It's hard to learn your way around in a changing city with so many small lanes, new highways, complicated intersections and traffic exchanges and constant construction.

Chen gets frustrated at his lack of knowledge. "That comes from practice and I have to work in order to practice and support my family."

In his first week, more than 10 passengers switched to another cab because he asked them, "Could you help directing me because I'm new at this?"

Sometimes when he takes the long way or the wrong way, he apologizes and reduces the fare.

In his first week he earned less than 500 yuan (US$73).

He's embarrassed he doesn't know the way, especially when passengers ask, "How can you not know?"

Chen has a coping strategy. He is especially friendly and tells passengers in advance that he's not familiar with the road and may need to consult a map or a friend. Many passengers are quite considerate when they're not in a rush, he says.

He keeps a map handy and tunes the radio to the traffic channel to learn about construction, traffic and road conditions. He also finds a helpful colleague or friend who knows the roads and will accept a quick phone call asking for directions.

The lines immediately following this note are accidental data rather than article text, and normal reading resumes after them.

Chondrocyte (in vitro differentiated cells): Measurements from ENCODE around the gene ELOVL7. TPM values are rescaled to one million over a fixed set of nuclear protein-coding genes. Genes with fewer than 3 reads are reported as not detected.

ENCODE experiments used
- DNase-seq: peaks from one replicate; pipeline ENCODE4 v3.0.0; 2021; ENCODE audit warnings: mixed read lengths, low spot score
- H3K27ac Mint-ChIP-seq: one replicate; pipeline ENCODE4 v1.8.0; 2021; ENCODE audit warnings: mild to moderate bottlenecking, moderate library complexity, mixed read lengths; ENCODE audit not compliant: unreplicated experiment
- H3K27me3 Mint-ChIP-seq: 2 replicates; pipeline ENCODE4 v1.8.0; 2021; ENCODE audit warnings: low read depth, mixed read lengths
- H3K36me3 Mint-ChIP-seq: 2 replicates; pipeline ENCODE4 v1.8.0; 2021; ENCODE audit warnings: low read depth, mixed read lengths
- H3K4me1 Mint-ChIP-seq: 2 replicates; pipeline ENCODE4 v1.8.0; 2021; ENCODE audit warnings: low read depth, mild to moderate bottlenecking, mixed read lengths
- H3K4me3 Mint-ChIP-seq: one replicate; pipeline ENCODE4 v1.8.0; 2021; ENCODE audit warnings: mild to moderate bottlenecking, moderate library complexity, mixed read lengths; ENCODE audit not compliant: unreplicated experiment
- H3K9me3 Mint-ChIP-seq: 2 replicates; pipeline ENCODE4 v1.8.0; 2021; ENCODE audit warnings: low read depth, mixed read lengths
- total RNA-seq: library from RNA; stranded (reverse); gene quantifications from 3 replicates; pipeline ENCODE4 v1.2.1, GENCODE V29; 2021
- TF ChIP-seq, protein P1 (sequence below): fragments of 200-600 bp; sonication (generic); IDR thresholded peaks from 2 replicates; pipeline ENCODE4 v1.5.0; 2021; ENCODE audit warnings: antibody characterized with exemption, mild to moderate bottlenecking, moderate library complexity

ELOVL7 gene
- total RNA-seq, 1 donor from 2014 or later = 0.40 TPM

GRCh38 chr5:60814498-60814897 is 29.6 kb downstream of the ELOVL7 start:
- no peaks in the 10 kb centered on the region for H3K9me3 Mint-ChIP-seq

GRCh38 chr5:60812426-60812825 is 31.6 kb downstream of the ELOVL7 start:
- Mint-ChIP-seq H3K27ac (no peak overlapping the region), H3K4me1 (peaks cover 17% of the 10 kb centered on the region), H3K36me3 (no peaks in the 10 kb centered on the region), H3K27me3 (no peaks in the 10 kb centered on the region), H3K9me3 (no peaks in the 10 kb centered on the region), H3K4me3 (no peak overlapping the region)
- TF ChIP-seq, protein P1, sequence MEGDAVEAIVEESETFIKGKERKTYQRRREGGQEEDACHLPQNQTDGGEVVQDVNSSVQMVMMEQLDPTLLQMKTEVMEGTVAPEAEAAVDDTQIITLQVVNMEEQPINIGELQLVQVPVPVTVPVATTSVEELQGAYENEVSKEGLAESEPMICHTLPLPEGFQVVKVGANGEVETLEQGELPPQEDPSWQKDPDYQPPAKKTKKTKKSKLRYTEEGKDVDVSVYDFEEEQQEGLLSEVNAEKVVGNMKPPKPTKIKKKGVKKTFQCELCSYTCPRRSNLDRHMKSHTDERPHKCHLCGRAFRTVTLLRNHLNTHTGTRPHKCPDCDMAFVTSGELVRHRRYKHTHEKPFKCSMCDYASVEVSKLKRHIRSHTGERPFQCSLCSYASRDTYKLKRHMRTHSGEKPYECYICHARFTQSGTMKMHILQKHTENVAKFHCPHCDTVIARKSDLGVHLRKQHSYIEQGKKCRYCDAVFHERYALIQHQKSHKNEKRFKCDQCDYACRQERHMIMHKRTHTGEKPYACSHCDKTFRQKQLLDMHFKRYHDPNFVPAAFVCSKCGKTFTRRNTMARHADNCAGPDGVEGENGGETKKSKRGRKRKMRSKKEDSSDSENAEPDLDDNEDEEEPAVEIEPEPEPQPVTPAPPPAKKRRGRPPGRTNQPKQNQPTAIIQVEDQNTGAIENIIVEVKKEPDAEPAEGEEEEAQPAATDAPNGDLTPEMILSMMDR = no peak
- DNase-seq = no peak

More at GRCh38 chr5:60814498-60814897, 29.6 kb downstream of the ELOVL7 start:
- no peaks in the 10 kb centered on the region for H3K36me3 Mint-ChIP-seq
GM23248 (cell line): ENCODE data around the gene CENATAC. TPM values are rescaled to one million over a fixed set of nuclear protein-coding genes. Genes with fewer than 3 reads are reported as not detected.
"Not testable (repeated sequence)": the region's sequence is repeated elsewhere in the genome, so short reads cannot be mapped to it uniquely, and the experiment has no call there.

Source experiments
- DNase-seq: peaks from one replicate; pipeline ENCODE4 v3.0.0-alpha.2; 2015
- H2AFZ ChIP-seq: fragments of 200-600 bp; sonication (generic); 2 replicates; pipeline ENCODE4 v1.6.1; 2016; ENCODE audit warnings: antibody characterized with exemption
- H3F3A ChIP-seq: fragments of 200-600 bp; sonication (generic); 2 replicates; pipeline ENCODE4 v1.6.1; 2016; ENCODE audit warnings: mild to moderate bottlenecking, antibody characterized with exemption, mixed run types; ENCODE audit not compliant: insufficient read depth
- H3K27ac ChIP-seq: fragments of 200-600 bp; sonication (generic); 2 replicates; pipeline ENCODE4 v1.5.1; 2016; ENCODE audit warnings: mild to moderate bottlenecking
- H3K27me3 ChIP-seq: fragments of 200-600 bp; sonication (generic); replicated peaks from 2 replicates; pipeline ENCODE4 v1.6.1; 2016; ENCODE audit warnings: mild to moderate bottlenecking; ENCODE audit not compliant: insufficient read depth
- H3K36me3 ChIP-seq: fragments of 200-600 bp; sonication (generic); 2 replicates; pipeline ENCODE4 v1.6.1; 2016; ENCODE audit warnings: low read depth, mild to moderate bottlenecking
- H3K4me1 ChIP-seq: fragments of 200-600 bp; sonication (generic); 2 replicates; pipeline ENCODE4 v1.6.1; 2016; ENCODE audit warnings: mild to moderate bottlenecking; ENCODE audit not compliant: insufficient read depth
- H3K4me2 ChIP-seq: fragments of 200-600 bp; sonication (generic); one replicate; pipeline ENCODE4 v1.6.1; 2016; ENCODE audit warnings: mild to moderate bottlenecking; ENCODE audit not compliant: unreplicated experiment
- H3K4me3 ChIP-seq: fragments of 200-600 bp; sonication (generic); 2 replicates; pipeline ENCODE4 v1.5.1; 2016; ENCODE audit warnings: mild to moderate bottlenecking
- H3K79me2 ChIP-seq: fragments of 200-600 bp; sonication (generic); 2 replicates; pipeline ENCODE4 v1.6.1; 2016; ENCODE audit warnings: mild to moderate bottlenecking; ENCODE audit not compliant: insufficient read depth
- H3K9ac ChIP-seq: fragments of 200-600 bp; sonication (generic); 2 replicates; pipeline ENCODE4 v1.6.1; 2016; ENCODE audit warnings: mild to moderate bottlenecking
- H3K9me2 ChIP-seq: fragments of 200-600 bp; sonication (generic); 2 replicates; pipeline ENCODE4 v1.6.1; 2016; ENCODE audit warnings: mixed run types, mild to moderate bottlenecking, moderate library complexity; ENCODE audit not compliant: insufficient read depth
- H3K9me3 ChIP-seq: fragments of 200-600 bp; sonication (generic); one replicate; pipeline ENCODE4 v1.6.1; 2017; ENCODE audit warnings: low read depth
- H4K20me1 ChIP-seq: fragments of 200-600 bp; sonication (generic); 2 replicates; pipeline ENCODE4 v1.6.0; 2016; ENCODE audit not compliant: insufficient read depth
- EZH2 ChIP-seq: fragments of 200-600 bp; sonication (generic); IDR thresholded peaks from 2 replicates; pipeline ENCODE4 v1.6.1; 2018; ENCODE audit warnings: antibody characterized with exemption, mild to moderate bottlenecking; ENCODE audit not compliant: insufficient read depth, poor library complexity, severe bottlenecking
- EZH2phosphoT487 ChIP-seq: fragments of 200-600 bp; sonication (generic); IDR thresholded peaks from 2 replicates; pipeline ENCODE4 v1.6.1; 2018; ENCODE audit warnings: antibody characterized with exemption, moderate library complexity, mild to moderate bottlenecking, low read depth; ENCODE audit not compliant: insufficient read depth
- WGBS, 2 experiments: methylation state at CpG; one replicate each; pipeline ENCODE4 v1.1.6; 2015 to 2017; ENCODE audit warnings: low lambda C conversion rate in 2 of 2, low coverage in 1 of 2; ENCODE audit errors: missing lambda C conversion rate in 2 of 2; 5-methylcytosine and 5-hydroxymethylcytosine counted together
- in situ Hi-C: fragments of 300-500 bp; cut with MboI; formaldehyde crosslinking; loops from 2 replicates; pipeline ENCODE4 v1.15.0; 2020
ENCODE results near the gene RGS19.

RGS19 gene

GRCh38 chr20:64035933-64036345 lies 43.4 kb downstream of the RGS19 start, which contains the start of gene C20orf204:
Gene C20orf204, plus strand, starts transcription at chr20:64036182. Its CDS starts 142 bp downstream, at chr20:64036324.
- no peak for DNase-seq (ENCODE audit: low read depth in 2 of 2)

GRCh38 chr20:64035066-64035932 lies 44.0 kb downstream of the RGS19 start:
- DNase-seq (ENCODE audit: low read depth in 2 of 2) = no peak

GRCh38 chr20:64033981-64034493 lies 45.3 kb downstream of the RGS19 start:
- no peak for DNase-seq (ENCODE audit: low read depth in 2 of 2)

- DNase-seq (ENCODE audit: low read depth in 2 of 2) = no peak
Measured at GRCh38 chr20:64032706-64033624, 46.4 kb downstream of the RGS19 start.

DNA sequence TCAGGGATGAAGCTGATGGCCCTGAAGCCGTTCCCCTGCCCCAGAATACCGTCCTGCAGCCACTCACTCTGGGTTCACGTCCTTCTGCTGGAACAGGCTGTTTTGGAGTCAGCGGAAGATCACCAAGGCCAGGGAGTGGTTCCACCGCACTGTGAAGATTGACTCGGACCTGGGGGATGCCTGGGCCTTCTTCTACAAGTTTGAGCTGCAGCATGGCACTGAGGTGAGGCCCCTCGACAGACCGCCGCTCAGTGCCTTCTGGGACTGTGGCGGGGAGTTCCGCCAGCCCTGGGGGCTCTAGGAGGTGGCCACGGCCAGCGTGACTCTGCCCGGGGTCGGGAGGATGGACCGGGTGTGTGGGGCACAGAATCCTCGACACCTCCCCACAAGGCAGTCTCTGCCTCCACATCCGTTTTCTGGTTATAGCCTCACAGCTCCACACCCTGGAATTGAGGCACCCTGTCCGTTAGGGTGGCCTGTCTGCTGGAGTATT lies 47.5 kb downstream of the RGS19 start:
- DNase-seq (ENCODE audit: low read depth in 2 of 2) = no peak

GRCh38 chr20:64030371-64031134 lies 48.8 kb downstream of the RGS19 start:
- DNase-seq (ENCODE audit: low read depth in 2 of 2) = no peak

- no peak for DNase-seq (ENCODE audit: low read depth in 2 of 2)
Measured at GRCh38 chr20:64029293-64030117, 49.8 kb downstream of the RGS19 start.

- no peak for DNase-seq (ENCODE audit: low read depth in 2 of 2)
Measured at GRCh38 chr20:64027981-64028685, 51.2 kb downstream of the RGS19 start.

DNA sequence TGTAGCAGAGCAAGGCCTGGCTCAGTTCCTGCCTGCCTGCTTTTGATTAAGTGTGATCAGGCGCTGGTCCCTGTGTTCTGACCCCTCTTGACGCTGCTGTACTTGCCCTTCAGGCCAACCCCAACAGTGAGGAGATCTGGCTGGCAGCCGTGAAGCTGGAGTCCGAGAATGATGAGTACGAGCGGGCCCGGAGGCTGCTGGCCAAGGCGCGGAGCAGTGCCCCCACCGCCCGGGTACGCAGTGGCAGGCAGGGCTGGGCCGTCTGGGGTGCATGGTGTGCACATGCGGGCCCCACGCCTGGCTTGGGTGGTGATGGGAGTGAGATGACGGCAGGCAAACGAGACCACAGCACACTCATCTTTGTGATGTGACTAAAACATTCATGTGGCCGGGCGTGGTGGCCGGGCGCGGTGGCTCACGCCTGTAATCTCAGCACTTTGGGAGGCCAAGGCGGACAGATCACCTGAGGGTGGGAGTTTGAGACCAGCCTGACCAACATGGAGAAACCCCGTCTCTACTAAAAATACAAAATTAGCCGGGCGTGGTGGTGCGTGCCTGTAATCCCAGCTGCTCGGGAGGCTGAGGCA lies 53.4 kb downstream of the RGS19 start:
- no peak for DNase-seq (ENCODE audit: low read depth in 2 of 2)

London cabbies are famous for the exhaustive training required to get classic black taxi license. They need a mental map and it's said that certain parts of a successful cabbie's brain are larger than those of mere mortals.

Training courses can last for two years: Drivers must be able to get to a destination fast, without consulting a map or asking a dispatcher for help.

Unfortunately, training for Shanghai cabbies leaves much to be desired, and lack of training and experience appears to be the heart of the problem.

New drivers employed this year are less capable than older ones, admits Gao Liming from the public relations department of Haibo Taxi Co.

All drivers are required to pass a test to get a license. Then companies train them.

Haibo forms groups of rookies taught by veteran drivers. But they only get two days' training before they take to the road. Then they have three months' probation.

An HR official surnamed Xu from Dazhong Taxi Co, one of the city's four biggest taxi companies (the other three are Qiangsheng, Jinjiang and Bashi) says the company forms groups of five or six drivers, headed by a veteran driver.

"Some drivers don't even know how to get to the People's Square. It's unbelievable," says Zhang Xiao, a 24-year-old white-collar worker who often takes taxi.

He was shocked when that driver called older colleagues to ask directions. "It's not knowledge, it's common sense," Zhang says.

Now he tries to avoid drivers with license numbers beginning with 30 or 31, indicating they became drivers this year.

"I don't want to sit in a stopped car," he says, "watching the driver making calls or staring at GPS."